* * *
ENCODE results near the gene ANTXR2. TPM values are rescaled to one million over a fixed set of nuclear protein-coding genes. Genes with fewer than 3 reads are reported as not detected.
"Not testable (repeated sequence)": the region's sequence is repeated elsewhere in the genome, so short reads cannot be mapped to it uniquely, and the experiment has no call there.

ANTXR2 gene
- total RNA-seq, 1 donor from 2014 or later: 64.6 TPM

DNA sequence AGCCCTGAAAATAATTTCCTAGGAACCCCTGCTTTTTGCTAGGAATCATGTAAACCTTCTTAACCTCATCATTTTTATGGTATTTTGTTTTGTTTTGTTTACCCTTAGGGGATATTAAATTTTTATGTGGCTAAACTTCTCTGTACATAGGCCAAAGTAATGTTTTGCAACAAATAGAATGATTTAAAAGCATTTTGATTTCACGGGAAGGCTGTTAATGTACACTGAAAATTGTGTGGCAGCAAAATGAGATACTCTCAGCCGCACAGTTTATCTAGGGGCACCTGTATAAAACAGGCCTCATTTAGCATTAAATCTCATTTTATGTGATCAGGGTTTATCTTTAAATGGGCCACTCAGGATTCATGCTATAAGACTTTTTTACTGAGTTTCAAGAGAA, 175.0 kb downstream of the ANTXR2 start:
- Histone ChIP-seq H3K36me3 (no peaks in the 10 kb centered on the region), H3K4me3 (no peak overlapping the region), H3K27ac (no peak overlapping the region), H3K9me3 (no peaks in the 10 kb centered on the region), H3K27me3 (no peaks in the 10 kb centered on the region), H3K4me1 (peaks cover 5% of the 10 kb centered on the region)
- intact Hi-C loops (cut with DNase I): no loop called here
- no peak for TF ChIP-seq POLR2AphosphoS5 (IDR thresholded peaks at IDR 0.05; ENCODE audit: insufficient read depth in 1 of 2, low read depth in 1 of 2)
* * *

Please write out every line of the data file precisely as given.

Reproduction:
ENCODE results near the gene ANTXR2. TPM values are rescaled to one million over a fixed set of nuclear protein-coding genes. Genes with fewer than 3 reads are reported as not detected.
"Not testable (repeated sequence)": the region's sequence is repeated elsewhere in the genome, so short reads cannot be mapped to it uniquely, and the experiment has no call there.

ANTXR2 gene
- total RNA-seq, 1 donor from 2014 or later: 64.6 TPM

DNA sequence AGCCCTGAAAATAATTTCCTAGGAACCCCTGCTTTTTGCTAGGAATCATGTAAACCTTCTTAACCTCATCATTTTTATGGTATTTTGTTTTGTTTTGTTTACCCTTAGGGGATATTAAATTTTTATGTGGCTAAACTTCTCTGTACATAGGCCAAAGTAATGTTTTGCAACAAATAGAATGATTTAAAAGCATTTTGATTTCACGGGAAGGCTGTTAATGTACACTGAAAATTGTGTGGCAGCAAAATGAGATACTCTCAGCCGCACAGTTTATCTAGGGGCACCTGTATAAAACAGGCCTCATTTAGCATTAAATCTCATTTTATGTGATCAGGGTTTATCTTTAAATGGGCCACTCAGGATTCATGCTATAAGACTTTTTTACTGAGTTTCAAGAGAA, 175.0 kb downstream of the ANTXR2 start:
- Histone ChIP-seq H3K36me3 (no peaks in the 10 kb centered on the region), H3K4me3 (no peak overlapping the region), H3K27ac (no peak overlapping the region), H3K9me3 (no peaks in the 10 kb centered on the region), H3K27me3 (no peaks in the 10 kb centered on the region), H3K4me1 (peaks cover 5% of the 10 kb centered on the region)
- intact Hi-C loops (cut with DNase I): no loop called here
- no peak for TF ChIP-seq POLR2AphosphoS5 (IDR thresholded peaks at IDR 0.05; ENCODE audit: insufficient read depth in 1 of 2, low read depth in 1 of 2)